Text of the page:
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close this bookNatural Disasters - Protecting the Public's Health (PAHO-OPS, 2000, 133 p.)
close this folderChapter 7. Epidemiologic Surveillance and Disease Control
View the documentRisk of Outbreaks Following Disasters
View the documentSetting Up a Disease Surveillance System
View the documentPresentation and Interpretation of Collected Data
View the documentLaboratory Services
View the documentVaccination and Vaccination Programs
View the documentTransmission of Zoonoses

Transmission of Zoonoses

Displacement of domesticated and wild animals increases the risk of transmission of zoonoses, and veterinary and animal health services may be needed to evaluate such health risks. Epidemiologic identification/characterization of zoonoses is critical in evaluating the risks of occurrence of these diseases in areas affected by natural disasters. It is also essential to establish surveillance mechanisms to prevent human cases or outbreaks.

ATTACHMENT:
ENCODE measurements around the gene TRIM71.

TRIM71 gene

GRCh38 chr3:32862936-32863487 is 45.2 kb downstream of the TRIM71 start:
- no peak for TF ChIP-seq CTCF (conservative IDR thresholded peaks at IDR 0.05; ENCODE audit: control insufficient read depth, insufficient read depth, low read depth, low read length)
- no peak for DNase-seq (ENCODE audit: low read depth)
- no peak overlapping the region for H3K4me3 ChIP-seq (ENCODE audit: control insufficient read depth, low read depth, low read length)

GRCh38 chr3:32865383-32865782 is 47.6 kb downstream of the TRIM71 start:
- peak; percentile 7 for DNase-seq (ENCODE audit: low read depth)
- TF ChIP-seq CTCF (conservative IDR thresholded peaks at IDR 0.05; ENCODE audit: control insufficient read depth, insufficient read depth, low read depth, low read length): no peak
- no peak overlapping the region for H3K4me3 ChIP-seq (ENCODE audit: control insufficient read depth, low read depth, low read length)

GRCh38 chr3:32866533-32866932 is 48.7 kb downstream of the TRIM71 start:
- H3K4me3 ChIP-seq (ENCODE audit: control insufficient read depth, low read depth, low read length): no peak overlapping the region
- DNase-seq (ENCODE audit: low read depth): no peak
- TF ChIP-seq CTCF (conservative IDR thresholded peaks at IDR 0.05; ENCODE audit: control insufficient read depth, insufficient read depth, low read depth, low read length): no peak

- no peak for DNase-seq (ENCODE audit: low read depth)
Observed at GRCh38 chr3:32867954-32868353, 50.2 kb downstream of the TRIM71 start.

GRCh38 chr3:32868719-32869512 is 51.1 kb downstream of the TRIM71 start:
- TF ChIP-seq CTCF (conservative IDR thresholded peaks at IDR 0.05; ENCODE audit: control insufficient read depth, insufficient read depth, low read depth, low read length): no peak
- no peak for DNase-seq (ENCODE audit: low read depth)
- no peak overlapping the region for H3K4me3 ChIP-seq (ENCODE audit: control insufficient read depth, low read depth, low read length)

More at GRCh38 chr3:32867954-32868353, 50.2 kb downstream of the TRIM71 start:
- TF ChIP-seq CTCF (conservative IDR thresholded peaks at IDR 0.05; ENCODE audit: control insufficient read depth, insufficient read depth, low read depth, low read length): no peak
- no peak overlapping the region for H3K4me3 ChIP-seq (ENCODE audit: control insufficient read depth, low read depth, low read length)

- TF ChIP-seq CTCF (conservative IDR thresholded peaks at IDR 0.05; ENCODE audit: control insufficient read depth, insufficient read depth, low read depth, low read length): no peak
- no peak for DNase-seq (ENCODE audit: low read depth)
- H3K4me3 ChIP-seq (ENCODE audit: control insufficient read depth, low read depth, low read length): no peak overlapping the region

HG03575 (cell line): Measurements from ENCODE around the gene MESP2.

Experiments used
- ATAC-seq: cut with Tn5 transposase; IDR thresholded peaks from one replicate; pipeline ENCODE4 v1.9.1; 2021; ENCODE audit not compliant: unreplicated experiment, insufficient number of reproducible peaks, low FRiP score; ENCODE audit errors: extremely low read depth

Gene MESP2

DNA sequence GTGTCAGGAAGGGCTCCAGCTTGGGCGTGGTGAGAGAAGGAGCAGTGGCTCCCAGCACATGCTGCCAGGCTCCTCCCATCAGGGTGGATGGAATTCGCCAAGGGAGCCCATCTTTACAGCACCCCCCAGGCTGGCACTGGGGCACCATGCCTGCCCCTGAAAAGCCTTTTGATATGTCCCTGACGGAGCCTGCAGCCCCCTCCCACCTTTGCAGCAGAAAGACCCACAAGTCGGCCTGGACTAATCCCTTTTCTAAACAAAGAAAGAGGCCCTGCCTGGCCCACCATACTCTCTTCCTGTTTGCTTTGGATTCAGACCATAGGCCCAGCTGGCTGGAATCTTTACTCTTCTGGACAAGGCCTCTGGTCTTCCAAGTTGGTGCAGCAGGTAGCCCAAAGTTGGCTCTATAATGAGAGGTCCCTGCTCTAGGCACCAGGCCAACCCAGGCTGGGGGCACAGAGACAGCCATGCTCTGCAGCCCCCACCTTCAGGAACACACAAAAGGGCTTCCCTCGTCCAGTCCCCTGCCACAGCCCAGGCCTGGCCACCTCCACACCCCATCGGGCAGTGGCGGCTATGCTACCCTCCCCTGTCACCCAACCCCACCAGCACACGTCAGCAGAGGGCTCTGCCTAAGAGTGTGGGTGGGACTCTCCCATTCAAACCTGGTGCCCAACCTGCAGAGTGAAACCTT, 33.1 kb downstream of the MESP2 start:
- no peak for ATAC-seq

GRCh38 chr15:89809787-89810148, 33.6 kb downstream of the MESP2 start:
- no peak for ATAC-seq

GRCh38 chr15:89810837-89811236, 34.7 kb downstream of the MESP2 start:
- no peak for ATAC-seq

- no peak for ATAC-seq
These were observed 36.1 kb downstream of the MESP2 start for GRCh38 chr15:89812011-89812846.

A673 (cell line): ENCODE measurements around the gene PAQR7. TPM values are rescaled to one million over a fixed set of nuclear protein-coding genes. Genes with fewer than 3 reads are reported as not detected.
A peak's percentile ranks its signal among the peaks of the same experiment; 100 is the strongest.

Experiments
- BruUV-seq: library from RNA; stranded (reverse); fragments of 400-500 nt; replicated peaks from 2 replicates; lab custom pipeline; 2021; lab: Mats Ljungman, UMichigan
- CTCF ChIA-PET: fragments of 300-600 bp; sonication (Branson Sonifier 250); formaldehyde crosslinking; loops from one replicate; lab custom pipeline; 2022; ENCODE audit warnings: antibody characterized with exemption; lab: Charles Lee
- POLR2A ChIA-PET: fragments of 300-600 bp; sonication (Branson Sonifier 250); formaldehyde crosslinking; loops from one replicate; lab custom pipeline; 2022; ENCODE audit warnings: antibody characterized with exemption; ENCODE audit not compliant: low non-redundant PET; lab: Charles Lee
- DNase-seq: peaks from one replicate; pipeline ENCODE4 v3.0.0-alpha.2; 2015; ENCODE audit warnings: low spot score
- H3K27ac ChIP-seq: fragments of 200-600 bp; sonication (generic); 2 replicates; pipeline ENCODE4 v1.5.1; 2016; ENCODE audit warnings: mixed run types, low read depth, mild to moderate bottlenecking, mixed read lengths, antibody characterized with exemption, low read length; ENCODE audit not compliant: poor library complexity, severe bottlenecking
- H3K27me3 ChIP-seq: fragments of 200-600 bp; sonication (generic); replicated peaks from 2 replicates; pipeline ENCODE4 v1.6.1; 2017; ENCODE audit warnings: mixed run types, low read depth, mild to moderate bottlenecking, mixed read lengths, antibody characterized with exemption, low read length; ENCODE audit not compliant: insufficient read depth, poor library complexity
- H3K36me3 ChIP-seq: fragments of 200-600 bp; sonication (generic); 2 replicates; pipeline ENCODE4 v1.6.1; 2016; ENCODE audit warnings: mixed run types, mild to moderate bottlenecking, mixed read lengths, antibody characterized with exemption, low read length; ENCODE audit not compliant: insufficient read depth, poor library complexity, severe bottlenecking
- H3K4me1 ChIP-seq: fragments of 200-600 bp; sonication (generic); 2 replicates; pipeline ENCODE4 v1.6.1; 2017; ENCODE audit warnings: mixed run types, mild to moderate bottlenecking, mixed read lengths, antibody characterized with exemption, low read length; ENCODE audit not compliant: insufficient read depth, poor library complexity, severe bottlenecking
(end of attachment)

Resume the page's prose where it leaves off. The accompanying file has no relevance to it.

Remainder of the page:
Dogs, cats, and other domestic animals frequently are taken by their owners to or near temporary shelters. Some of these animals are reservoirs of infections such as leptospirosis, rickettsioses, and bubonic plague, which can be transmitted through their excrement and urine or through ectoparasites, contaminating water and food.

Wild animals are reservoirs of infections that can be fatal to man. In searching for food and safety in the aftermath of a natural disaster, wild animals will come closer to affected communities, increasing the chance of transmission of illnesses such as hemorrhagic fever syndrome from the Hantavirus, hemmorhagic arboviruses, equine encephalitis, rabies, and infections still unknown in humans.